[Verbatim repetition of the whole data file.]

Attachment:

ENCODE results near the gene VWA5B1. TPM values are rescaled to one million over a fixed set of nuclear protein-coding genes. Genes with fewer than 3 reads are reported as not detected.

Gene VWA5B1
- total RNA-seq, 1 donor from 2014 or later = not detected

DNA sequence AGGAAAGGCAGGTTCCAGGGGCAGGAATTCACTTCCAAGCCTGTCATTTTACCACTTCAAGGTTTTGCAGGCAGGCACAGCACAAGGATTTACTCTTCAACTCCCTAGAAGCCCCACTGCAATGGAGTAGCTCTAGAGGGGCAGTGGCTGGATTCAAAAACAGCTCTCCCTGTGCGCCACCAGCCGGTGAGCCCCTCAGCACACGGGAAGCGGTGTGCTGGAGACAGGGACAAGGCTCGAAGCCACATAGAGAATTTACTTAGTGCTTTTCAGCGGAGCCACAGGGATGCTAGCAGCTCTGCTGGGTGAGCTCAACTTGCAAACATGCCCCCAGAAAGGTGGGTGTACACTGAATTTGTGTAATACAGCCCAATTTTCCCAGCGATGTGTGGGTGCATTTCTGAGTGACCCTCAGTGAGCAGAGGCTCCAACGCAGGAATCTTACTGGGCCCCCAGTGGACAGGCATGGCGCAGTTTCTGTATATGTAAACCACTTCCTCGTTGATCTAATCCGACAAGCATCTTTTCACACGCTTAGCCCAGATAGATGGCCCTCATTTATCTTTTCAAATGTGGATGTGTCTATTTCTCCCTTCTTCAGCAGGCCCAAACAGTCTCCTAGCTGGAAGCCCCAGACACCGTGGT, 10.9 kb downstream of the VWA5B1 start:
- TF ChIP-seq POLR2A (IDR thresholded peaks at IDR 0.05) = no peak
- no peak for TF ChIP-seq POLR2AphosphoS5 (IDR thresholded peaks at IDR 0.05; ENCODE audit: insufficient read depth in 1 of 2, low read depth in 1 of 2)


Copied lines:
ENCODE results near the gene VWA5B1. TPM values are rescaled to one million over a fixed set of nuclear protein-coding genes. Genes with fewer than 3 reads are reported as not detected.

Gene VWA5B1
- total RNA-seq, 1 donor from 2014 or later = not detected

DNA sequence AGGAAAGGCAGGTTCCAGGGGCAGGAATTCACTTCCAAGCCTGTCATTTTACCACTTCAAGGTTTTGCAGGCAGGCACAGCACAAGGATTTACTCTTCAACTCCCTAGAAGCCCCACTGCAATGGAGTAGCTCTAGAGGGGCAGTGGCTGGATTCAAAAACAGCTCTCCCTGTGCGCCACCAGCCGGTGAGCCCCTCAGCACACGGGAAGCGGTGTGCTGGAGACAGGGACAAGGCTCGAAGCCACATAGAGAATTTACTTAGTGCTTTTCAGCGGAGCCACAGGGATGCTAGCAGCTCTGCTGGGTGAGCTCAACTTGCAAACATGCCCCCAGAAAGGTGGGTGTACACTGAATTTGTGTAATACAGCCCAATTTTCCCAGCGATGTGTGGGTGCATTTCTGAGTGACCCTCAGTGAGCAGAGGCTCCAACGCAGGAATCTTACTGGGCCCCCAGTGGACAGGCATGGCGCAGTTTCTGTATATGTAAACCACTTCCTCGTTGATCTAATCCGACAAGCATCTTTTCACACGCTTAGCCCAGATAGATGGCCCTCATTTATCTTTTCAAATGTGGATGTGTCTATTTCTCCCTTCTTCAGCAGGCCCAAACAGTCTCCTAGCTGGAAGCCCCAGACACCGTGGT, 10.9 kb downstream of the VWA5B1 start:
- TF ChIP-seq POLR2A (IDR thresholded peaks at IDR 0.05) = no peak
- no peak for TF ChIP-seq POLR2AphosphoS5 (IDR thresholded peaks at IDR 0.05; ENCODE audit: insufficient read depth in 1 of 2, low read depth in 1 of 2)